2014 retrospective: the break-in of PS4 and Xbox One

2014 retrospective: the break-in of PS4 and Xbox One
2014 was the break-in year for PS4 and Xbox One. The two consoles had just arrived on the market (we talked about them in the 2013 retrospective) and the position of both was not yet well defined. Xbox One, however, was already showing the first cracks, due to the unfortunate launch organized by Don Mattrick, whose "multimedia" philosophy should still be slightly re-evaluated after so many years, since the market has shown that it then went in the direction it had. predicted.

Let's say that with hindsight it is possible to say that Mattrick's mistake was that of wanting to force the arrival of that future that all operators in the sector knew was inevitable, annoying the core gamers who, like you know, they are old beguines who struggle enormously to digest the news. An error that at the time cost Xbox One a very slow start and a lot of criticism, although the line up of games was certainly not inferior to that of PS4.

2014 was also the year in which the inevitable fate of Wii U was understood, a console that has never really managed to take off. The release of great games like Bayonetta 2, Super Smash Bros. and Mario Kart 8, to which we will dedicate a final note, did not save her from the subdued sales oblivion into which she had fallen. Considering what was said at the time of Nintendo, with many who saw it close to bankruptcy or about to leave the hardware market, it comes to smile to think of the success of Nintendo Switch in 2020, which appears to be first in sales in all. the world, as well as the absolute dominator of the Japanese market, at least of the traditional one, where it has swept away every competitor.

The Gamergate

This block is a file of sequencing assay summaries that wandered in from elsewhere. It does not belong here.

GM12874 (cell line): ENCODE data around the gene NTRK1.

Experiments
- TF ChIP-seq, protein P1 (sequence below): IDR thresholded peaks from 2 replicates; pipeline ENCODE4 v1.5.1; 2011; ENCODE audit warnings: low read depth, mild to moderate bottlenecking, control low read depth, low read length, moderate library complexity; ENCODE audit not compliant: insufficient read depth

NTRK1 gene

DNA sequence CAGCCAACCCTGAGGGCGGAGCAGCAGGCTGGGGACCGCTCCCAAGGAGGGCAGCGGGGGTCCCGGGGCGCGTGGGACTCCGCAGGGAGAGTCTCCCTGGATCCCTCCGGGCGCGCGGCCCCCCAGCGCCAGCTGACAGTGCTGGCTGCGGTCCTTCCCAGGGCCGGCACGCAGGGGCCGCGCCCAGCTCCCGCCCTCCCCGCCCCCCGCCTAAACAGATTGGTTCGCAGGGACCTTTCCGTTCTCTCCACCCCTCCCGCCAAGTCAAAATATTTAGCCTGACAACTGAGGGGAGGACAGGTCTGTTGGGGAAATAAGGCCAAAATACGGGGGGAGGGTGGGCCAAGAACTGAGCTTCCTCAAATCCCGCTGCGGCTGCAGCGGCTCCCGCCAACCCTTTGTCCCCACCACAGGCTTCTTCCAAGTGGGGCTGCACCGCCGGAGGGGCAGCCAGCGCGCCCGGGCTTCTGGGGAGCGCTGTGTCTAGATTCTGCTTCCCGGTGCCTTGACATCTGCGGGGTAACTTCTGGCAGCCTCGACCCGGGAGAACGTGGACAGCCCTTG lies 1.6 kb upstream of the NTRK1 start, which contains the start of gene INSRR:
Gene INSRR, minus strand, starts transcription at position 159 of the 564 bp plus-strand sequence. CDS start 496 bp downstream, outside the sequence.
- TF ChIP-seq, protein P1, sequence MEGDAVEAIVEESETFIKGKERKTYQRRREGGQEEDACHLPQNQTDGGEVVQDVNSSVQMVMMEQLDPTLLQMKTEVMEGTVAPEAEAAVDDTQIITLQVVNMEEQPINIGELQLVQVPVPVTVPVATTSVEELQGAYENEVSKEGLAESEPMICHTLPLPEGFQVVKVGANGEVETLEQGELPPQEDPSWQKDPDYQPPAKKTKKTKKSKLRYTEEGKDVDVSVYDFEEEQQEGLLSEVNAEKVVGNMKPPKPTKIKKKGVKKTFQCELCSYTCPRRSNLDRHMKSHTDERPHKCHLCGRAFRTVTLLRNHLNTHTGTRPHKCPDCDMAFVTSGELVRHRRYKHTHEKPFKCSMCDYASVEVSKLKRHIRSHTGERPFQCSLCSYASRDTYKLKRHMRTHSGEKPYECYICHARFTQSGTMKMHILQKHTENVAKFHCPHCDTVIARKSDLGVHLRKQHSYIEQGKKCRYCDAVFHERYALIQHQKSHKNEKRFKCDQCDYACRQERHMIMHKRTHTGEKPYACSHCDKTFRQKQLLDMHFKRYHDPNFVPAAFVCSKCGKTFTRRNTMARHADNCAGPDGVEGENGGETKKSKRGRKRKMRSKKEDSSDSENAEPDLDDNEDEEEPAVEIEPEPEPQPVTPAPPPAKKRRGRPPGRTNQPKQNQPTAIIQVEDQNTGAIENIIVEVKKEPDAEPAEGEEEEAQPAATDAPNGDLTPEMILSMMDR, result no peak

In terms of facts, the 2014 of the world of video games was above all the year of the Gamergate, the immense campaign of mud and harassment, which resulted in real persecution, organized against independent developer Zoe Quinn (and other women in the industry), accused of sexual corruption of a videogame journalist, Nathan Grayson, to obtain favorable press for her new game, Depression Quest. Everything was born from the detailed account of his alleged betrayals on the internet by his ex Eron Gjoni, which led a large group of gamers to plumb the woman's life in search of useful elements to destroy her ... and in case there were none, to invent them from scratch.

Unable to declare that the subject of contention was Quinn, as well as the emergence of a feminism critical of video game content, embodied by Anita Sarkeesian, the Gamergate tried to broaden its focus by claiming to fight for have a greater ethics in videogame journalism, starting from the facts that also involved Grayson. Too bad that, despite the large-scale investigation, no article written by Kotaku's editor post-affair with Quinn emerged. The only discovery was an old special of hundreds of lines devoted to the event in which he and Quinn met, and in which Depression Quest was quoted for three lines, as part of the general account. So there were no rapturous reviews, genuflect previews, or dedicated articles. Unfortunately, the gamergaters did not want to hear reasons and continued their senseless war, which in large part continues today, although it has expanded, taking on a more political matrix and revealing its far-right nature (think of the controversy surrounding The Last of leaks. Us 2 ... the matrix is ​​that).

With hindsight we can consider Quinn as a simple casus belli that unleashed a group of people unable to accept the evolution of the video game market, that is, its expansion to previously ignored demographics. If you are interested in learning more about the subject, at the time we dedicated a long special to it. For a specific study on Quinn's case, we refer you to another report of the time.

The break-in of PS4 and Xbox One

In terms of video games, 2014 was a year of passage. Being the first of the next-gen, there were no particularly relevant new launches among the exclusives, which did not offer great ideas. There were certainly some good games, as well as some very important third party titles that we will talk about, but the then next-gen couldn't flex its muscles. Paradoxically, the best was seen on Wii U, which as mentioned was a console already half dead.

In terms of exclusives Microsoft did better than Sony by launching Forza Horizon 2, Sunset Overdrive and Titanfall (the latter was published by Electronic Arts), three high-level titles that also included two new intellectual properties. Sony responded with The Last of Us Remastered, certainly a masterpiece, but still a modernized PS3 game, Driveclub and InFAMOUS: Second Son, the latter particularly problematic in terms of stability and unfulfilled expectations.